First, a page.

Thursday, February 11, 2016

Adjustment Making

(photo credit: sportsrants.com)


Hitting success is not about doing one thing well. Great hitters fine tune their swings, work relentlessly in the cages, and they play with confidence. Most importantly, they make adjustments quickly.

One of the greatest compliments a coach can pay a hitter is that he makes quick adjustments. Adjustment makers at the plate know what they do well, and know how the pitcher will attack him (dependent on the pitcher's stuff). When you are struggling at the plate, or get out with a certain pitch type or location, expect to see that pitch again. Did you get roasted on a fastball in? The first or last pitch of your next at bat will likely be the same pitch. Popped up on breaking ball away? Expect to see that same pitch early or late in your next count.

Conversely, once you establish a track record of high level success, smart pitchers and pitching coaches will try the opposite. If you're Miguel Cabrera, and the pitcher roasts you inside in your first AB, you may sit on a fastball away your next at bat. That pitcher expects a great hitter to make an adjustment, and works to confuse him by throwing the opposite.

This isn't over-thinking. This is simple human behavior.

Bad hitters get themselves out the same way over and over. They are fearful of missing a pitch. They are distracted by much, so they are committed to nothing.

These hitters don't know who they are. To be the best hitter you can be, you must be real with yourself. Sure, you want to be a doubles, triples guy...but you aren't...yet. So, understand that pitchers are going to attack you with fastballs, particularly in, until you show the ability to hit that pitch hard.

Many hitters don't know who they are, and no one has helped them identify who they are, so they simply look for what they want to hit (usually a fastball down the middle). Hitters who don't know who they are often have been taught or have learned to have an approach that actually minimizes success by maximizing contact, albeit weak. Envision the compact, linear hand path mechanics with an approach that says hit the ball up the middle. Stay back. Hit the top of the ball. Vomit.

Coaches must help hitters understand their physical limitations (if any) and help that hitter, encourage that hitter, to have swing mechanics...and approaches, for goodness sake, that match those mechanics.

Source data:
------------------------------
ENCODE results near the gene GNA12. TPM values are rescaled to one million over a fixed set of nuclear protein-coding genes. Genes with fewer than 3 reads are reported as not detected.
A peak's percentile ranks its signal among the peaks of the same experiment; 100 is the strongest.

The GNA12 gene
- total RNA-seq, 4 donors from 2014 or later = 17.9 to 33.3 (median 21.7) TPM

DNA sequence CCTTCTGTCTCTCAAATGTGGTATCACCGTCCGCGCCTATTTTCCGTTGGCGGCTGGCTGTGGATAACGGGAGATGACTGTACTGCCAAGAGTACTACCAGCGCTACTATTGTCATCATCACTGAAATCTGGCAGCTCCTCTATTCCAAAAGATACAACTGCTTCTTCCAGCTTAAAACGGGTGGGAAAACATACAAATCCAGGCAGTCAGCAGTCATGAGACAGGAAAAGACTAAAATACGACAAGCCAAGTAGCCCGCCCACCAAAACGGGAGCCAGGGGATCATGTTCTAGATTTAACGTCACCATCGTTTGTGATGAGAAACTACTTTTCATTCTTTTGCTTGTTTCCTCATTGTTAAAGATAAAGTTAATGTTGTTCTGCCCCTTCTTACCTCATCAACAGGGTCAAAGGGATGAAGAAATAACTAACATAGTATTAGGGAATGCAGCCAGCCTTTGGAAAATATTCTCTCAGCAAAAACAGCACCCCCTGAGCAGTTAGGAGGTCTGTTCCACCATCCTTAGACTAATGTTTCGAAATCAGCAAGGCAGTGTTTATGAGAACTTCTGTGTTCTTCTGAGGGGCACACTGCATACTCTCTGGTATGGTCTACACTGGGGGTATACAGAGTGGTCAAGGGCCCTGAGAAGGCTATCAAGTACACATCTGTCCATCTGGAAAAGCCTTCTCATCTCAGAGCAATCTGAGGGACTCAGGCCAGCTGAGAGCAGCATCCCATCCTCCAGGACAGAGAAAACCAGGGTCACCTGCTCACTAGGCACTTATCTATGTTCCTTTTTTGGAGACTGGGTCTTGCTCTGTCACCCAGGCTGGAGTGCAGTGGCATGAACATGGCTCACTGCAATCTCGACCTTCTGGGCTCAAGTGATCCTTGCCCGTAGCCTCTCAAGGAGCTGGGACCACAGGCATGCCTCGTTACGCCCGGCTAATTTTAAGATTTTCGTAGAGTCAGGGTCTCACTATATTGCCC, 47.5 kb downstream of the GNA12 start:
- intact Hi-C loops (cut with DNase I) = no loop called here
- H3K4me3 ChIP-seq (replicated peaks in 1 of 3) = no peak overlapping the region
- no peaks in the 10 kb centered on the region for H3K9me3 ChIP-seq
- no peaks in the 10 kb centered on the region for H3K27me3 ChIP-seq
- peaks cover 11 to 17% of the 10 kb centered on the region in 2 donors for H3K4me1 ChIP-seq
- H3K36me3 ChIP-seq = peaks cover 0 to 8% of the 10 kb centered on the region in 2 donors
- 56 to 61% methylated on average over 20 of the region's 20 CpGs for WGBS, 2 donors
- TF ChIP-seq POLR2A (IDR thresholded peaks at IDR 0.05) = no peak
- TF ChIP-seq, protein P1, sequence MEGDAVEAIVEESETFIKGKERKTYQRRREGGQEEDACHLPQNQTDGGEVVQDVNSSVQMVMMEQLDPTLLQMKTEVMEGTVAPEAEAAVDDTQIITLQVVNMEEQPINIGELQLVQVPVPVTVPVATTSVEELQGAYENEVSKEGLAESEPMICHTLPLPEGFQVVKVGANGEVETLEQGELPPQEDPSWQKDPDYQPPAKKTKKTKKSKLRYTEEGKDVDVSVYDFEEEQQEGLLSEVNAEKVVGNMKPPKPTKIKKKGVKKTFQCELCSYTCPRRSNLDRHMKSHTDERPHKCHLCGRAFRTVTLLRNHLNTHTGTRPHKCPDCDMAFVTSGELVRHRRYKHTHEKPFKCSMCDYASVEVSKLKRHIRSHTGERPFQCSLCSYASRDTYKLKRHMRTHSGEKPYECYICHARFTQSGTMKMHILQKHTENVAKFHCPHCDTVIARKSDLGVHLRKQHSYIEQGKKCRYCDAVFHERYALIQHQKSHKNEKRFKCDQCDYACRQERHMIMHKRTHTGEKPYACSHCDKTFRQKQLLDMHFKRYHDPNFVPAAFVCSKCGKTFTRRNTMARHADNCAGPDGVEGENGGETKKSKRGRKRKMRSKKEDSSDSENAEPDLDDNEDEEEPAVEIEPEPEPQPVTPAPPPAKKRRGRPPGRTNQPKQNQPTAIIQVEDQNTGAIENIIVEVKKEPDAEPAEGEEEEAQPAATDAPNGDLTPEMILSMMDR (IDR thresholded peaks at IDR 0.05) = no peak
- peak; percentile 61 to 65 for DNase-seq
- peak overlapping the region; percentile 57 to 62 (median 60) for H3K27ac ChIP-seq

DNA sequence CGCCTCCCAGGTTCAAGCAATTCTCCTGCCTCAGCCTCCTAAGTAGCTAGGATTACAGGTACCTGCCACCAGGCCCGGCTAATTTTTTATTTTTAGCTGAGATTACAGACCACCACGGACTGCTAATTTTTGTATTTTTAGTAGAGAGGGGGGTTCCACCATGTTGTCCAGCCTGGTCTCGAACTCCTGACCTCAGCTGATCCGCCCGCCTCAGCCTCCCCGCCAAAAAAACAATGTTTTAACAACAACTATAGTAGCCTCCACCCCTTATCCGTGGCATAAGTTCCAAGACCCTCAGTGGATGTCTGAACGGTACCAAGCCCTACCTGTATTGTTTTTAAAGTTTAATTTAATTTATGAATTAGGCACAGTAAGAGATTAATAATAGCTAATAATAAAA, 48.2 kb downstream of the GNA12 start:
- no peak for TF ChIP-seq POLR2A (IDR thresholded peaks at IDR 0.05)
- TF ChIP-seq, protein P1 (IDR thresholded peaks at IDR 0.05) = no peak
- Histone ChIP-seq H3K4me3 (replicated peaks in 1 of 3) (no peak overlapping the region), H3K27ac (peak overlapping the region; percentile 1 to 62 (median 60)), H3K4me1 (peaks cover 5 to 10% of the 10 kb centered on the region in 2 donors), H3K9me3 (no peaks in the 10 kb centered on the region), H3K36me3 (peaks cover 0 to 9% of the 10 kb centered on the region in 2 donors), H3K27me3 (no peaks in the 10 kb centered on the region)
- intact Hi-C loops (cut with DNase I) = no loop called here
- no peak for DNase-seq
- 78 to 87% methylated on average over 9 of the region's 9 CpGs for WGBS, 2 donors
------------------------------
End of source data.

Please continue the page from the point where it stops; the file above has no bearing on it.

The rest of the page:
This is adjustment making of a different variety. Truly, doing the same thing over and over again and expecting a different result, that's idiocy. I say this not out of cynicism, but rather from a perspective that we can and should work smarter than this.

Here are a lists of types of adjustments that hitters can and should think about making:

1.) Grip: so many young hitters simply pick the bat up incorrectly.

2.) Separation: a Porsche 911 Turbo GT cannot accelerate from 0 to 60 in 20 feet. Acceleration requires space. Create separation to allow for the creation of bat speed.

3.) Load and stride tempo: If you load quickly, you will hit inconsistently. If you load too slowly, your body will stop movement at the furthest most point of separation, and you will struggle to re-accelerate your bat. A body in motion stays in motion.

4.) Pre-at bat body language and self-talk. No one wants to coach or be an energy vampire: they suck.

5.) On deck routine: establish one that promotes positive energy, a cohesive and committed plan, and swing mechanics that will actually be used in the at bat.

6.) Box position. Standing in the same place in the batters box every pitch is as brainless as never swerving to avoid an accident. In life, we must position ourselves for success. Pitchers make the ball sink, run, dive, they attack us in, they pitch up in the zone, they pitch down in the zone. Make adjustments.

7.) Track your at bats. If you don't take notes in class, you won't do well on the test. Our memories are very, very poor at recall without practice.

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